The U.S. Food and Drug Administration will allow an unapproved blood-transfusion system to be made available in an effort to increase the availability of plasma from Ebola survivors to treat newly infected patients.
California-based Cerus Corp. said the FDA has approved a request submitted in October to make its Intercept Blood System for plasma available for use under the agency's investigational device exemption.
Investigational device exemptions allow for an unapproved device to be used in a clinical study for the purpose of collecting data on its effectiveness and safety.
Under the exemption, the company said it will conduct a trial of its device in collaboration with researchers from Emory University Hospital in Atlanta, the University of Nebraska Medical Center in Omaha, the American Red Cross and America's Blood Centers. Approved for use in Europe for eight years, Intercept selectively inactivates pathogens that could potentially contaminate donated blood.
Emory will use the blood system at its facility, according to the company, in order to collect plasma from recovered Ebola patients for storage. The goal of the project will be to create a national network of collection sites for plasma that could be used to treat new Ebola cases.
“Having a supply of convalescent plasma that has been through pathogen inactivation is critical to making this therapy readily available as new Ebola patients are diagnosed and urgently require treatment,” said Dr. Anne Winkler, principal investigator for the clinical study and assistant professor of pathology and laboratory medicine at Emory, in a statement.
Ebola survivors' blood plasma has been used to treat those who are sick since the 1970s. The process, known as convalescent therapy, uses blood that has developed antibodies against the virus to help slow down the spread of the infection in order to give the patient's own immune system time to build up its own defenses.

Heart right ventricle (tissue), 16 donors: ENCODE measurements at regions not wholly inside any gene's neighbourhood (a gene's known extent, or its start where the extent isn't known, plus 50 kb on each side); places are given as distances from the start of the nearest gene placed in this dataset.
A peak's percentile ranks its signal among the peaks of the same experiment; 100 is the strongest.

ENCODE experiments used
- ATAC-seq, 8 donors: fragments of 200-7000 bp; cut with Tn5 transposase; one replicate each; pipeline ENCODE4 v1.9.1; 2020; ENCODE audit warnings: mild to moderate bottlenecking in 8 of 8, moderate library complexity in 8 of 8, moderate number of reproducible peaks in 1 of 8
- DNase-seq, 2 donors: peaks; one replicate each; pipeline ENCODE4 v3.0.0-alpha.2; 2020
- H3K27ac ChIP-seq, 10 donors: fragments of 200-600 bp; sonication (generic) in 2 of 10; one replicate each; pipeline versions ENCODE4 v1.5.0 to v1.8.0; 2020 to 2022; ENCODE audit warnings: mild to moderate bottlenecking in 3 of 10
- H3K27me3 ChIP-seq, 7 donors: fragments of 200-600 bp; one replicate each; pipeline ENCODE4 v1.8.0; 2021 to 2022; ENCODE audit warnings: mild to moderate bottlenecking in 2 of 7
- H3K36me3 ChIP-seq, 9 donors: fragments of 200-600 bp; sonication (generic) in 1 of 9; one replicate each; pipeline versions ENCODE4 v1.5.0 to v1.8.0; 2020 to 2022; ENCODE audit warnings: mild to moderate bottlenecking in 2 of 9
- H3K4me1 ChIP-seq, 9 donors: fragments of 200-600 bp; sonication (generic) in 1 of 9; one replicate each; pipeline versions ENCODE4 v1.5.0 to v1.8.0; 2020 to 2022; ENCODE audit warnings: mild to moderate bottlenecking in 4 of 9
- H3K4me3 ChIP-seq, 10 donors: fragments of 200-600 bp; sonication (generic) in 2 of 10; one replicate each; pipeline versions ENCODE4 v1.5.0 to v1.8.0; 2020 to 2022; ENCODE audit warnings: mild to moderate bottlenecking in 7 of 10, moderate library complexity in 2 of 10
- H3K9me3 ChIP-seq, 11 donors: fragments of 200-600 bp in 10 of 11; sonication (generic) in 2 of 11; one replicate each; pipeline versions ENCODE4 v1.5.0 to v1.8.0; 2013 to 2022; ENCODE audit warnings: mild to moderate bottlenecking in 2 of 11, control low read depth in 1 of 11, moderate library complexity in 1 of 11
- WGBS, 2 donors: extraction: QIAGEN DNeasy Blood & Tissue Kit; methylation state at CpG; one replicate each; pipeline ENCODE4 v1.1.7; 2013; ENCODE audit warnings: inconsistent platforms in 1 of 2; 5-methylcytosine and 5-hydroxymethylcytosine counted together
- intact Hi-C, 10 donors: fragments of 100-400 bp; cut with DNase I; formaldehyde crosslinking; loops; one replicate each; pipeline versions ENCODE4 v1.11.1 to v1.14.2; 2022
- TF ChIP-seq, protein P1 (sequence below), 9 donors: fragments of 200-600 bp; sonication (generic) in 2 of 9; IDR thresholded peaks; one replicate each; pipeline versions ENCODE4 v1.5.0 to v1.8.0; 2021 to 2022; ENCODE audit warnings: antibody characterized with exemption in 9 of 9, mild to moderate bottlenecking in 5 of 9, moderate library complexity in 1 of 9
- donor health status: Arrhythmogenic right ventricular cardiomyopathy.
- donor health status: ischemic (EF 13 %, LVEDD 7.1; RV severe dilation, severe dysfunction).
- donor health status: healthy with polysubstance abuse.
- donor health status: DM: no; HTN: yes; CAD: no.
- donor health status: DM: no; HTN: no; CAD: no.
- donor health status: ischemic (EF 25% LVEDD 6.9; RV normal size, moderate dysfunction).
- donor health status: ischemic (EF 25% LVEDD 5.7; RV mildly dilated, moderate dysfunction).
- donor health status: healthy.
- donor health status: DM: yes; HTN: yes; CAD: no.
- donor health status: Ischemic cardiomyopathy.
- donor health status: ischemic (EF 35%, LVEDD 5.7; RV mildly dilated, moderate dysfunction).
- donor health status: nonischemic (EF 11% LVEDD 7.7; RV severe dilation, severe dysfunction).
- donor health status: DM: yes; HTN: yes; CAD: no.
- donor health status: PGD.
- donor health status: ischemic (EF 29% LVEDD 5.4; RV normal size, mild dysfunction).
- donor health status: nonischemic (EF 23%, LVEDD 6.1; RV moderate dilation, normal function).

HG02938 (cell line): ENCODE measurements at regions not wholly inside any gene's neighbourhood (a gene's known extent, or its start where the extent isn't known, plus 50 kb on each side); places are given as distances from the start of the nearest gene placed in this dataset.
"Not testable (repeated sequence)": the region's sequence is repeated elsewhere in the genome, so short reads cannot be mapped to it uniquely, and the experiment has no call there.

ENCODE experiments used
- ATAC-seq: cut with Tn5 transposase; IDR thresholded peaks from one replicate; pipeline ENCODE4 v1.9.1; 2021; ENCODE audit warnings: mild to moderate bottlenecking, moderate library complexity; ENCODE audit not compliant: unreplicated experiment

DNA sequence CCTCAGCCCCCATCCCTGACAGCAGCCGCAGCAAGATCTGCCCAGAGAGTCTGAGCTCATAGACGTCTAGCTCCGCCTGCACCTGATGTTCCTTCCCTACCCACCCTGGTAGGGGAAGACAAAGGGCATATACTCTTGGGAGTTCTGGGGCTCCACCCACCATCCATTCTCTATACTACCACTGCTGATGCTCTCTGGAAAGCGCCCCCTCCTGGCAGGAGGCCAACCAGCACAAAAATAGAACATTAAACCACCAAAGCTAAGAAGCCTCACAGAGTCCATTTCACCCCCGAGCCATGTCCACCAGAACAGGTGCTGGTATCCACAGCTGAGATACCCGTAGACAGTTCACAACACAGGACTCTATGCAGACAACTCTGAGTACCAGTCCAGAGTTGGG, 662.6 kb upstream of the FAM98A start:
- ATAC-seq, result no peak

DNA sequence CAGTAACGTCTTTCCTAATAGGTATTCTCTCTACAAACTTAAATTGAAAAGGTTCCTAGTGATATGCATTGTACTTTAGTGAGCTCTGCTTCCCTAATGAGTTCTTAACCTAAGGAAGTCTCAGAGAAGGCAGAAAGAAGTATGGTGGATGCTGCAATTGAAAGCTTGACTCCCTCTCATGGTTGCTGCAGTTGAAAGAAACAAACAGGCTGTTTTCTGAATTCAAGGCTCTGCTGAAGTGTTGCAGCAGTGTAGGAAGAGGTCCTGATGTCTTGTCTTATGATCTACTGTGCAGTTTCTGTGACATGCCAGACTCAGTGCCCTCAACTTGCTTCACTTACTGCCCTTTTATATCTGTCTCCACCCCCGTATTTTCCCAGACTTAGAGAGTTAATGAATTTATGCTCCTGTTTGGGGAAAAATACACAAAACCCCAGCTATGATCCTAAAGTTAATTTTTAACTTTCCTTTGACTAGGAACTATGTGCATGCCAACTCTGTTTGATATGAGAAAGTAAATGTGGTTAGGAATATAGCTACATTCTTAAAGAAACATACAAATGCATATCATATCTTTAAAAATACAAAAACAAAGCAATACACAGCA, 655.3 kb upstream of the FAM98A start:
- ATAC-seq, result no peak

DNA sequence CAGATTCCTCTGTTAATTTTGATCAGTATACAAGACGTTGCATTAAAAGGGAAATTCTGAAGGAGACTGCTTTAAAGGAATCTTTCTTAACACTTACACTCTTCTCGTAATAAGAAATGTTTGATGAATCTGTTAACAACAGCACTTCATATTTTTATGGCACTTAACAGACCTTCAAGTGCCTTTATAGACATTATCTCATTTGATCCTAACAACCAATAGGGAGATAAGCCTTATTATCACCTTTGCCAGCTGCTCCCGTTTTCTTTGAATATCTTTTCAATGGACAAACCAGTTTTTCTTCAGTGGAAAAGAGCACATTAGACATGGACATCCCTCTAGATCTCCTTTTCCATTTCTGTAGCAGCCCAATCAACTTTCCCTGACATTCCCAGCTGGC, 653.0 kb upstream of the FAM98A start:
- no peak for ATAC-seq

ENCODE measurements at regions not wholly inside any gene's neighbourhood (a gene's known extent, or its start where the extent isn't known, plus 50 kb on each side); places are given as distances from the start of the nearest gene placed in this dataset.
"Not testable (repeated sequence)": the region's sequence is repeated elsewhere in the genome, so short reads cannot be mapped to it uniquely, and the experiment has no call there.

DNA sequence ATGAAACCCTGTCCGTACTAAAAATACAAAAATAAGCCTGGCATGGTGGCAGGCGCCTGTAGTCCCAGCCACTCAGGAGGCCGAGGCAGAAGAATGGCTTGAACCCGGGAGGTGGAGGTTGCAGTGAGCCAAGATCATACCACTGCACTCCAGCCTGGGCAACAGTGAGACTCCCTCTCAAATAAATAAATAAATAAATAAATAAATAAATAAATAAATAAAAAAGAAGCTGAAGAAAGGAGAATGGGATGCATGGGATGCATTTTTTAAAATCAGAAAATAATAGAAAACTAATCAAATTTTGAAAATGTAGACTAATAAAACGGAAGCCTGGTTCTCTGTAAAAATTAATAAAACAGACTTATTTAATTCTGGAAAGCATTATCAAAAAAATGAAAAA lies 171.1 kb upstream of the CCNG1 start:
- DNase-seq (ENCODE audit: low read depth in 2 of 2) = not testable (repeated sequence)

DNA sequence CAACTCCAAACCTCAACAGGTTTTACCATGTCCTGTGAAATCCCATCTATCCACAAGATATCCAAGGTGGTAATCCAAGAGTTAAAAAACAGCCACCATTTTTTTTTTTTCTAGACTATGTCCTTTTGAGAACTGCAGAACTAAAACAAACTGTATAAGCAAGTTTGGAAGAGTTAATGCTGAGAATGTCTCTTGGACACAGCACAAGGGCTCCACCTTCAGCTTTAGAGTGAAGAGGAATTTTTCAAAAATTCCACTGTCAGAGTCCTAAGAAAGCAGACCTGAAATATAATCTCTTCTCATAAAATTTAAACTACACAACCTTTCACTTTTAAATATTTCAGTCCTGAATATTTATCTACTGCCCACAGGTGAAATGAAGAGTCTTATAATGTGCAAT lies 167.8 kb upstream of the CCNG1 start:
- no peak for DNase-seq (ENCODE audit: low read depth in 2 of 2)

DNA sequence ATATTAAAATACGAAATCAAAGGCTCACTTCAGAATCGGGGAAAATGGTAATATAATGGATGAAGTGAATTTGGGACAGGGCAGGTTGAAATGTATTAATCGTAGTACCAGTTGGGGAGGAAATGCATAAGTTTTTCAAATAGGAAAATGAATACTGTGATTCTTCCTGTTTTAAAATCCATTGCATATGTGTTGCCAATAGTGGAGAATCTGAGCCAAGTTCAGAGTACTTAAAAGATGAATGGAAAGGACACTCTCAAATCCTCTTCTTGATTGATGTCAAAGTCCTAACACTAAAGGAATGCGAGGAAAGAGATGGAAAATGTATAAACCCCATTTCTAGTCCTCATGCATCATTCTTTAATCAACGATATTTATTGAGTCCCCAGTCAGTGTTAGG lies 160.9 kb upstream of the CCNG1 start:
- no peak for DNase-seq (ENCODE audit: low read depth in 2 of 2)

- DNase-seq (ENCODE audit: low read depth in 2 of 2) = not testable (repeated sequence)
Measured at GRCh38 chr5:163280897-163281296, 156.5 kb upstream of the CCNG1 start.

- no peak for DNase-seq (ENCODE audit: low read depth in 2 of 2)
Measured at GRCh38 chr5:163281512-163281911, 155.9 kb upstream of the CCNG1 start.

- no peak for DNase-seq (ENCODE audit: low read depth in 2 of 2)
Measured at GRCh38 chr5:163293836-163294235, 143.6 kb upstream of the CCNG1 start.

Though evidence to support the use of such treatment has been limited, demand for blood plasma therapy has increased in light of the Ebola outbreak. In September the World Health Organization issued guidance (PDF) for health professionals on how to screen, collect, handle and store blood for convalescent therapy.
Last week the Bill and Melinda Gates Foundation announced it would donate $5.7 million to fund the study of convalescent plasma with the use of Intercept in West Africa.
In spite of the demand, it is largely unknown what role, if any, convalescent therapy plays toward the recovery of an Ebola patient. Convalescent plasma has been given to nine of the 10 Ebola patients treated in the U.S. Of those who received transfusions, all but one recovered.
Experts have questioned the feasibility of creating Ebola plasma stockpiles for use in the U.S. because there are only a few patients who could donate and they would need at least about two weeks between donations.
Researchers are hopeful that efforts to conduct convalescent therapy in West Africa may help to slow the spread of the disease that has infected more than 15,000 and killed more than 5,400 since March.
Cerus Chief Medical Officer Dr. Laurence Corash said in a news release that the Intercept “pathogen inactivation process can diminish the risk of other pathogens that may contaminate the plasma of valuable Ebola convalescent donors and will provide a new therapeutic resource for patients with Ebola.” The company did not respond to calls seeking comment.
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